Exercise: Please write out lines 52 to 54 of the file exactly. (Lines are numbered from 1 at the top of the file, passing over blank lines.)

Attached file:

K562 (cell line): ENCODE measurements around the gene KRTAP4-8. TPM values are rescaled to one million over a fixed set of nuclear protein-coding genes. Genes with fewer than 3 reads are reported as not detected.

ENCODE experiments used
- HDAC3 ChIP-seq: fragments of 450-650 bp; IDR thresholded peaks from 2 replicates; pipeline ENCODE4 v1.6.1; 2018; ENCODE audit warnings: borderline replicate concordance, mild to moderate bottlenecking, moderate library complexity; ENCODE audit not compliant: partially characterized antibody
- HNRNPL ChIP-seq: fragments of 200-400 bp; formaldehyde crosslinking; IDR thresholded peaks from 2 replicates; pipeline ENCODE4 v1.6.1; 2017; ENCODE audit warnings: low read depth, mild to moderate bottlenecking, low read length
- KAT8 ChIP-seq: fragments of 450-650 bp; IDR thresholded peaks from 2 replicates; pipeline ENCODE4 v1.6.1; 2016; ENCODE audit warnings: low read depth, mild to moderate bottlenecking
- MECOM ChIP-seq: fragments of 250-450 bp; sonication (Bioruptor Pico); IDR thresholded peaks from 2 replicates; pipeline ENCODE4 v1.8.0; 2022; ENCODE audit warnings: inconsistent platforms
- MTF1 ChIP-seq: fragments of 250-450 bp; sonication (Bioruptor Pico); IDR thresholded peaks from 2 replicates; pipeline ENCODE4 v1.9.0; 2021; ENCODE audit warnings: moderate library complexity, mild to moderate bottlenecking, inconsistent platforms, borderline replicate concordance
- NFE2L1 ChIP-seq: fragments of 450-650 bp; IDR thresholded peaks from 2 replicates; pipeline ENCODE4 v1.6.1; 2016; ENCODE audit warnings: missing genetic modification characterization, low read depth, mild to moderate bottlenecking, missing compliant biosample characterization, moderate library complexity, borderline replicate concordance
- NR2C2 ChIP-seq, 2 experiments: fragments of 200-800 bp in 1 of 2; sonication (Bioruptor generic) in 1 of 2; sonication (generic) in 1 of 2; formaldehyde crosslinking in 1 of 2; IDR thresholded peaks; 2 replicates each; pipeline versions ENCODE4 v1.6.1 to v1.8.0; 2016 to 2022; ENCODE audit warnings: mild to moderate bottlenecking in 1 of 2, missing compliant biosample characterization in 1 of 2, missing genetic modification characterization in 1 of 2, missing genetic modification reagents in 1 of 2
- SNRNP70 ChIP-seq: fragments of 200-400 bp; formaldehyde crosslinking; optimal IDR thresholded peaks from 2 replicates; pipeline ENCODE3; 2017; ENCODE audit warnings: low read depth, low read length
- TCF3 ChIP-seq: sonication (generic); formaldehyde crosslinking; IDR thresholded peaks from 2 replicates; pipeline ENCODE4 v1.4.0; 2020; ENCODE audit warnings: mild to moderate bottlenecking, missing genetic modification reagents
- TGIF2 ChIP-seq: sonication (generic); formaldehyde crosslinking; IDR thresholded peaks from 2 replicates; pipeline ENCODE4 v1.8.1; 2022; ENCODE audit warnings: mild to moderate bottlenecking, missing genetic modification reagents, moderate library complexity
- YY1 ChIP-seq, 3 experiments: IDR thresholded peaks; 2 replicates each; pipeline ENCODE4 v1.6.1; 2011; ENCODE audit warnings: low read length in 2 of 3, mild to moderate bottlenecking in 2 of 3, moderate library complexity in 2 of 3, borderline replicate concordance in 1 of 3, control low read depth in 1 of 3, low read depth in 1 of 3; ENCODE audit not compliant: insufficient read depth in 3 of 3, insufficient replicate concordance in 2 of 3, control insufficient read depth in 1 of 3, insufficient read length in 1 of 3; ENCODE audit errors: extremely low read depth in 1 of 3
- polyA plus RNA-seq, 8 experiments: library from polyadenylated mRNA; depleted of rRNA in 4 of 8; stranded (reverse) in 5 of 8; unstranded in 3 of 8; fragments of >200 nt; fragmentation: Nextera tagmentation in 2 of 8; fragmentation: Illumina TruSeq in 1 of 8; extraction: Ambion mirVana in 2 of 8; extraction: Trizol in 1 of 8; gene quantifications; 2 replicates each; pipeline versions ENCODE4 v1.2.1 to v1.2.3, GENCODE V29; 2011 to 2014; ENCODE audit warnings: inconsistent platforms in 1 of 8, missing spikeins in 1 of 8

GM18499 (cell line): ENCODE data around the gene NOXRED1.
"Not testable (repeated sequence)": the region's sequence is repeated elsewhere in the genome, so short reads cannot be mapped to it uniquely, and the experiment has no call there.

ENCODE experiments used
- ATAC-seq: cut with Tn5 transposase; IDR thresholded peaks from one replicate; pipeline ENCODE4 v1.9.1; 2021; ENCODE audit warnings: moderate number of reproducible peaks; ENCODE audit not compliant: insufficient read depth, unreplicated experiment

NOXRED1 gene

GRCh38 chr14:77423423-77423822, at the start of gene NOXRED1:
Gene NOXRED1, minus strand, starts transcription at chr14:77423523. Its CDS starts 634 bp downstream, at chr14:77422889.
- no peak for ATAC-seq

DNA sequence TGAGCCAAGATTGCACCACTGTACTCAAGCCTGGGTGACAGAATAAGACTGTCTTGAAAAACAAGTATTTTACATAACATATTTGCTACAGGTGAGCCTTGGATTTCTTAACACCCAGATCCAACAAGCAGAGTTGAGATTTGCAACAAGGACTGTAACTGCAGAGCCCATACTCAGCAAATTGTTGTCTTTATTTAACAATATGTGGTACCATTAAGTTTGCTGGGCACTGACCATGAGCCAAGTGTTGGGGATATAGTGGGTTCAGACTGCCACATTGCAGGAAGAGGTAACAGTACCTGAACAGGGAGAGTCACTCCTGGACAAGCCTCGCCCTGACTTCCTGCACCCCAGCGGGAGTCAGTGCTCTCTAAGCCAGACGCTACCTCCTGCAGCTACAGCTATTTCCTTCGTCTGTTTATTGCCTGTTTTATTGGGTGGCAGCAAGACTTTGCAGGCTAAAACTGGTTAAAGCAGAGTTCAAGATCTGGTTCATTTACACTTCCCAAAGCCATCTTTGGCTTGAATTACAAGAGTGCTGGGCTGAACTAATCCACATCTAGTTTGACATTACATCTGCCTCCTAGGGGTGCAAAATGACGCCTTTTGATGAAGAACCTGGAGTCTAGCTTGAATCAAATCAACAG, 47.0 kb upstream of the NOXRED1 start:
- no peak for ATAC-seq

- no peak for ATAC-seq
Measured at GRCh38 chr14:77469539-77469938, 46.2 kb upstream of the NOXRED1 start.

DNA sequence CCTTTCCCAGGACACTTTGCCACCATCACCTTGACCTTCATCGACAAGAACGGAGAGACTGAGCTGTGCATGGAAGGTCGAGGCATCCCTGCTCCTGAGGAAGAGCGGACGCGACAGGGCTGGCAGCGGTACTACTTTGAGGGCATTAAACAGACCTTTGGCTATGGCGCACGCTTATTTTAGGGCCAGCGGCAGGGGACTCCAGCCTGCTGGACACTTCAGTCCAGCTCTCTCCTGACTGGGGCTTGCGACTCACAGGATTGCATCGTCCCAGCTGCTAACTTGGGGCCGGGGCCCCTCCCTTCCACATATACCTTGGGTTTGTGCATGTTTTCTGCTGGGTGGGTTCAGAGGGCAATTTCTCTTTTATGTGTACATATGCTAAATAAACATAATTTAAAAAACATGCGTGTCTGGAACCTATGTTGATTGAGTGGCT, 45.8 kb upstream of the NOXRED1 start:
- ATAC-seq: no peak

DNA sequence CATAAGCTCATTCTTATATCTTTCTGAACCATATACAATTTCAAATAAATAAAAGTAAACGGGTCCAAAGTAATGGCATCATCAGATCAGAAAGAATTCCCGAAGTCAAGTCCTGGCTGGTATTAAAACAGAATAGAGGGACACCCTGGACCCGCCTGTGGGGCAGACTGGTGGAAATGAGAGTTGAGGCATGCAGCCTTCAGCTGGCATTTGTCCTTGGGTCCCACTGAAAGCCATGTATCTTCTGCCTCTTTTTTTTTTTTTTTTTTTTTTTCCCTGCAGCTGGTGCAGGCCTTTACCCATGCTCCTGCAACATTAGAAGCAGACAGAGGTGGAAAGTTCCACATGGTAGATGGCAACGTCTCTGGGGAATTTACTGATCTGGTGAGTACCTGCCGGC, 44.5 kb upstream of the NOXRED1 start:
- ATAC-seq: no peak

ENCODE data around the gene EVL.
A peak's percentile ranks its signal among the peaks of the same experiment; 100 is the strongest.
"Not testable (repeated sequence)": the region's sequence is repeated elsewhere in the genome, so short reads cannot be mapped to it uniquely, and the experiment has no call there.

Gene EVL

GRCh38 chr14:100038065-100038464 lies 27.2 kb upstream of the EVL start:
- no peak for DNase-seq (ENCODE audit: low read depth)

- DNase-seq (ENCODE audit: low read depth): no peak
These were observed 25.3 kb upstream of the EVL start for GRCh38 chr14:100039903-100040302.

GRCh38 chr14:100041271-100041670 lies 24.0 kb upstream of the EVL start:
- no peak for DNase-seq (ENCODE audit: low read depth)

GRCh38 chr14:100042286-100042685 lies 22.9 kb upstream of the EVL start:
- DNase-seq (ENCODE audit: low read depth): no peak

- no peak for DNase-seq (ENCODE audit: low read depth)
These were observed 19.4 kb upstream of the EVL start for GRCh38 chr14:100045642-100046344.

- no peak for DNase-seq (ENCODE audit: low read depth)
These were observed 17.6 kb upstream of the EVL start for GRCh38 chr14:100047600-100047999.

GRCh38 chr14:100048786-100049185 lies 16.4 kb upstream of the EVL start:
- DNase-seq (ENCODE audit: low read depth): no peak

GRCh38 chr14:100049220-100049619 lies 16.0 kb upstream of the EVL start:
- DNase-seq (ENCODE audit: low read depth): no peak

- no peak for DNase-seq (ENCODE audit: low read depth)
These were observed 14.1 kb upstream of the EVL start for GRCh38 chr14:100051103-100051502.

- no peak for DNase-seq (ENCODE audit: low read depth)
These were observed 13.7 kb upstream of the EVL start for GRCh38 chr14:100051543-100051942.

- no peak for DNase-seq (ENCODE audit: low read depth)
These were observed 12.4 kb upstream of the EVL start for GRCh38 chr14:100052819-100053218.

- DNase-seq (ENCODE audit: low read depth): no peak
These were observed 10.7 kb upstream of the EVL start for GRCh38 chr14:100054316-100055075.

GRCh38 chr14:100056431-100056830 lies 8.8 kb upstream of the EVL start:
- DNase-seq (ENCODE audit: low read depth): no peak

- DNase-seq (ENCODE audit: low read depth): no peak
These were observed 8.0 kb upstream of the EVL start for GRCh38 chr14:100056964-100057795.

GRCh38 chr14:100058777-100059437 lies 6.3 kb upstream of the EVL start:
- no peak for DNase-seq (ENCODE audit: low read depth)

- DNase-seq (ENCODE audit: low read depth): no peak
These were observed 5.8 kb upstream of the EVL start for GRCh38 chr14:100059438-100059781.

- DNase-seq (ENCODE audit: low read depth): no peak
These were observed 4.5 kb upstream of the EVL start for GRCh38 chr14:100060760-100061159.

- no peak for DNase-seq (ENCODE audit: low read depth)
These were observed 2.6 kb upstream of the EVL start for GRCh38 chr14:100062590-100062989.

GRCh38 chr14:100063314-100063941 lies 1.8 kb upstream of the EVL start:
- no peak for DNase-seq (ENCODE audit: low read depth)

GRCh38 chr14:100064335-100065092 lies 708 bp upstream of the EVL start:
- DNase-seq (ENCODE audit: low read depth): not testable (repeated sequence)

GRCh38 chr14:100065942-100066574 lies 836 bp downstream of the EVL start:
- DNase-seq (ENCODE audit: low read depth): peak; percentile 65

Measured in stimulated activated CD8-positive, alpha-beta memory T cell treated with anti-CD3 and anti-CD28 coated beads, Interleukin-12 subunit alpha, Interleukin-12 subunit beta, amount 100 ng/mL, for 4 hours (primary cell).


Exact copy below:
These were observed 14.1 kb upstream of the EVL start for GRCh38 chr14:100051103-100051502.

- no peak for DNase-seq (ENCODE audit: low read depth)
These were observed 13.7 kb upstream of the EVL start for GRCh38 chr14:100051543-100051942.